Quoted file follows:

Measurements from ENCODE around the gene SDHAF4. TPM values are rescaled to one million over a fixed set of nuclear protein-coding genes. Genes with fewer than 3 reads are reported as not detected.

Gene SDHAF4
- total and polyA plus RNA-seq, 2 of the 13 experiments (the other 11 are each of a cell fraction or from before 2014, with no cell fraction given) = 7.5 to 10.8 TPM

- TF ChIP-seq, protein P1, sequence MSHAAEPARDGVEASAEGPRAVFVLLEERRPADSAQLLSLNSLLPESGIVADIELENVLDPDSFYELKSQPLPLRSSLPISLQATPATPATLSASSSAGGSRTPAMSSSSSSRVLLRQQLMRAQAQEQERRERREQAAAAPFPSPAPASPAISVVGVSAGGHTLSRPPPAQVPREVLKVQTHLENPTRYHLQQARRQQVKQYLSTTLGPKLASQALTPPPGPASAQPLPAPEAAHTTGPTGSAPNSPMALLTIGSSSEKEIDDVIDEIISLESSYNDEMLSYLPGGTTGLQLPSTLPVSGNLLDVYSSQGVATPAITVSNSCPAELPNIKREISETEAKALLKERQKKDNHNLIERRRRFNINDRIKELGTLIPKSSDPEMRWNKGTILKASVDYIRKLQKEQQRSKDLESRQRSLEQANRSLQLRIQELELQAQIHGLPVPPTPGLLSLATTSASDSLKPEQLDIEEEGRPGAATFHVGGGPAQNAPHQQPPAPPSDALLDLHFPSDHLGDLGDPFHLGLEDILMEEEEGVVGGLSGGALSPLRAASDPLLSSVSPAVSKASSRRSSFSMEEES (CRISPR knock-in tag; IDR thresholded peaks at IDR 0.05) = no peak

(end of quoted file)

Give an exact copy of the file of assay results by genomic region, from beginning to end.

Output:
Measurements from ENCODE around the gene SDHAF4. TPM values are rescaled to one million over a fixed set of nuclear protein-coding genes. Genes with fewer than 3 reads are reported as not detected.

Gene SDHAF4
- total and polyA plus RNA-seq, 2 of the 13 experiments (the other 11 are each of a cell fraction or from before 2014, with no cell fraction given) = 7.5 to 10.8 TPM

- TF ChIP-seq, protein P1, sequence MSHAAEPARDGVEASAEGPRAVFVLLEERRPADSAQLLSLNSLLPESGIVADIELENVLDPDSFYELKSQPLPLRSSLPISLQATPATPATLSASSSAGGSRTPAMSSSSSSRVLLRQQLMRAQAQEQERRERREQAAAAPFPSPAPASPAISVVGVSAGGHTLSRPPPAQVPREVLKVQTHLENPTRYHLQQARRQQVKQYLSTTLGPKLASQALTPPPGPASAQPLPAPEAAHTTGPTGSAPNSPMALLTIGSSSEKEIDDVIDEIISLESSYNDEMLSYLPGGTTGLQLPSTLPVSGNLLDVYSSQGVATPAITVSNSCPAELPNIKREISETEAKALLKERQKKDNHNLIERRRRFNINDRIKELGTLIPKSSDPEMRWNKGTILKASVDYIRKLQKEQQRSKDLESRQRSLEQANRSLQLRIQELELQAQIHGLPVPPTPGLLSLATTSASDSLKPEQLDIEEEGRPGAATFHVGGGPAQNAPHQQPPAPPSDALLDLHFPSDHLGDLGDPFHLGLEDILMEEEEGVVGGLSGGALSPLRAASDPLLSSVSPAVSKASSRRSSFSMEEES (CRISPR knock-in tag; IDR thresholded peaks at IDR 0.05) = no peak